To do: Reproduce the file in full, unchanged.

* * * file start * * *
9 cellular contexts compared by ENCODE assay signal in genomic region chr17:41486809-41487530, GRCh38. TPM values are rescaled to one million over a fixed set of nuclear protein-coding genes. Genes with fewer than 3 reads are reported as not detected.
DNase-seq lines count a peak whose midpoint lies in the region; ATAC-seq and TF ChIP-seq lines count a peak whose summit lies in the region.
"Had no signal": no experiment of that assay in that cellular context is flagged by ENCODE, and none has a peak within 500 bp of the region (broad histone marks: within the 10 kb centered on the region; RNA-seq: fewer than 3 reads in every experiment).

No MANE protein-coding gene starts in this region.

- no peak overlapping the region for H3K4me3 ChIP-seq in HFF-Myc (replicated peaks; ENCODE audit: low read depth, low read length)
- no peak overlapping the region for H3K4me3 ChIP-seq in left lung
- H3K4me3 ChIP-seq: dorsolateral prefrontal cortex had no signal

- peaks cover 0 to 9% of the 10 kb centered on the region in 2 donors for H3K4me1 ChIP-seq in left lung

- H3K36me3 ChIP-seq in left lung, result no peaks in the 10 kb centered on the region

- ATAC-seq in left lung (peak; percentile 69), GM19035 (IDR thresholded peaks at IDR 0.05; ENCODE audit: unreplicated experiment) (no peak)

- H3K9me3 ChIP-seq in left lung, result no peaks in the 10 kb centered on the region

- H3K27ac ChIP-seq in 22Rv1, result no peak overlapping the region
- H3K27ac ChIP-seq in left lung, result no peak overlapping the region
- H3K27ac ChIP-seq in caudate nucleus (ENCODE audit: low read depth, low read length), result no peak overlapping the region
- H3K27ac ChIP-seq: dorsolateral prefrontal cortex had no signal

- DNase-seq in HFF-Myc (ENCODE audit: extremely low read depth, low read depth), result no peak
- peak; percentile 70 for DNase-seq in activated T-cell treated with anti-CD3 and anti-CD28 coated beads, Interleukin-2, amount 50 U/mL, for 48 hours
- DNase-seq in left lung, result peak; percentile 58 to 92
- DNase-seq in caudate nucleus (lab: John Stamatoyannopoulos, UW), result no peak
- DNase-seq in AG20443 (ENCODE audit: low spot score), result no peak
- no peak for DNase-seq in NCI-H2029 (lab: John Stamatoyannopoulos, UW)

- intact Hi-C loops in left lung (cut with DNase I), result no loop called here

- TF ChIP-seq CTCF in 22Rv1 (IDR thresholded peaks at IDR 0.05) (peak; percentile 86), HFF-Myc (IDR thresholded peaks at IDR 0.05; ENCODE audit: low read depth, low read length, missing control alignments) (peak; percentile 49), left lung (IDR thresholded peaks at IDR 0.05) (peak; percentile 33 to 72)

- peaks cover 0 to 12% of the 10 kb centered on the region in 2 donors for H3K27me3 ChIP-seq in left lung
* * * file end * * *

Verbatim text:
9 cellular contexts compared by ENCODE assay signal in genomic region chr17:41486809-41487530, GRCh38. TPM values are rescaled to one million over a fixed set of nuclear protein-coding genes. Genes with fewer than 3 reads are reported as not detected.
DNase-seq lines count a peak whose midpoint lies in the region; ATAC-seq and TF ChIP-seq lines count a peak whose summit lies in the region.
"Had no signal": no experiment of that assay in that cellular context is flagged by ENCODE, and none has a peak within 500 bp of the region (broad histone marks: within the 10 kb centered on the region; RNA-seq: fewer than 3 reads in every experiment).

No MANE protein-coding gene starts in this region.

- no peak overlapping the region for H3K4me3 ChIP-seq in HFF-Myc (replicated peaks; ENCODE audit: low read depth, low read length)
- no peak overlapping the region for H3K4me3 ChIP-seq in left lung
- H3K4me3 ChIP-seq: dorsolateral prefrontal cortex had no signal

- peaks cover 0 to 9% of the 10 kb centered on the region in 2 donors for H3K4me1 ChIP-seq in left lung

- H3K36me3 ChIP-seq in left lung, result no peaks in the 10 kb centered on the region

- ATAC-seq in left lung (peak; percentile 69), GM19035 (IDR thresholded peaks at IDR 0.05; ENCODE audit: unreplicated experiment) (no peak)

- H3K9me3 ChIP-seq in left lung, result no peaks in the 10 kb centered on the region

- H3K27ac ChIP-seq in 22Rv1, result no peak overlapping the region
- H3K27ac ChIP-seq in left lung, result no peak overlapping the region
- H3K27ac ChIP-seq in caudate nucleus (ENCODE audit: low read depth, low read length), result no peak overlapping the region
- H3K27ac ChIP-seq: dorsolateral prefrontal cortex had no signal

- DNase-seq in HFF-Myc (ENCODE audit: extremely low read depth, low read depth), result no peak
- peak; percentile 70 for DNase-seq in activated T-cell treated with anti-CD3 and anti-CD28 coated beads, Interleukin-2, amount 50 U/mL, for 48 hours
- DNase-seq in left lung, result peak; percentile 58 to 92
- DNase-seq in caudate nucleus (lab: John Stamatoyannopoulos, UW), result no peak
- DNase-seq in AG20443 (ENCODE audit: low spot score), result no peak
- no peak for DNase-seq in NCI-H2029 (lab: John Stamatoyannopoulos, UW)

- intact Hi-C loops in left lung (cut with DNase I), result no loop called here

- TF ChIP-seq CTCF in 22Rv1 (IDR thresholded peaks at IDR 0.05) (peak; percentile 86), HFF-Myc (IDR thresholded peaks at IDR 0.05; ENCODE audit: low read depth, low read length, missing control alignments) (peak; percentile 49), left lung (IDR thresholded peaks at IDR 0.05) (peak; percentile 33 to 72)

- peaks cover 0 to 12% of the 10 kb centered on the region in 2 donors for H3K27me3 ChIP-seq in left lung